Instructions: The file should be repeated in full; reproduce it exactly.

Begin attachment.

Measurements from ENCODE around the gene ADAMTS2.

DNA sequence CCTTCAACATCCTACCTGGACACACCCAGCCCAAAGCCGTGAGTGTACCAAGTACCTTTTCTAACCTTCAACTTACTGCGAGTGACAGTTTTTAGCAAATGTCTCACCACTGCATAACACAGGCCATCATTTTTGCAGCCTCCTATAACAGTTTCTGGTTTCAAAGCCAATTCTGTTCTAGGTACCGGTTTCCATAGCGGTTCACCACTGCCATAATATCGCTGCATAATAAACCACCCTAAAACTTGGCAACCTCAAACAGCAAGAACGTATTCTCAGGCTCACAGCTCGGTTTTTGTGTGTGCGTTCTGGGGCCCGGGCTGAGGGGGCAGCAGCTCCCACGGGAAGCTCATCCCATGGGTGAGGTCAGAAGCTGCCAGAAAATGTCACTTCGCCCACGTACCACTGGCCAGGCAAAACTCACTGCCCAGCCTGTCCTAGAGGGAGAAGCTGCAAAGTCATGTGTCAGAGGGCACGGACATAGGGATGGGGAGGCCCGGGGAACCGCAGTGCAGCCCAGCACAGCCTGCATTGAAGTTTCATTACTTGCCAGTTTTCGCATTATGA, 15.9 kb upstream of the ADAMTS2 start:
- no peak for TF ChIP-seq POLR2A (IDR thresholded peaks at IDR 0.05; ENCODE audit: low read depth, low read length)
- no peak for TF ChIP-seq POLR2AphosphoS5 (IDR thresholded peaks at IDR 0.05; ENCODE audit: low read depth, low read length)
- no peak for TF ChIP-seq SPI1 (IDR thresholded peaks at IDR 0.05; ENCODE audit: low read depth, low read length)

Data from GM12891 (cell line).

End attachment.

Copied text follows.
Measurements from ENCODE around the gene ADAMTS2.

DNA sequence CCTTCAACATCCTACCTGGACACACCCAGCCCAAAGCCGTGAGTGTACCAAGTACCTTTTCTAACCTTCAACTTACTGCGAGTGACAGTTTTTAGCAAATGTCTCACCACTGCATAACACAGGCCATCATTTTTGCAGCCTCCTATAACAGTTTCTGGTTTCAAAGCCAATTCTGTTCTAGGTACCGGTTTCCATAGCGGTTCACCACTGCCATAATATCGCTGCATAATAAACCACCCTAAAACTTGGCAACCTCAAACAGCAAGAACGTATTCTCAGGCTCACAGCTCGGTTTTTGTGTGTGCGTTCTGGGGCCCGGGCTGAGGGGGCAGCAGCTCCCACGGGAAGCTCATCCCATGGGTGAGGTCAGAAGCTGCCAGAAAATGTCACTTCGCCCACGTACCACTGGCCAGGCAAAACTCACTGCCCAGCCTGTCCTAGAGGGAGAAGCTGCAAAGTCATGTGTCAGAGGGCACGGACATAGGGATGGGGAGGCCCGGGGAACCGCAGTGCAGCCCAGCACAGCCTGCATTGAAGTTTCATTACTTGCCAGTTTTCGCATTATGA, 15.9 kb upstream of the ADAMTS2 start:
- no peak for TF ChIP-seq POLR2A (IDR thresholded peaks at IDR 0.05; ENCODE audit: low read depth, low read length)
- no peak for TF ChIP-seq POLR2AphosphoS5 (IDR thresholded peaks at IDR 0.05; ENCODE audit: low read depth, low read length)
- no peak for TF ChIP-seq SPI1 (IDR thresholded peaks at IDR 0.05; ENCODE audit: low read depth, low read length)

Data from GM12891 (cell line).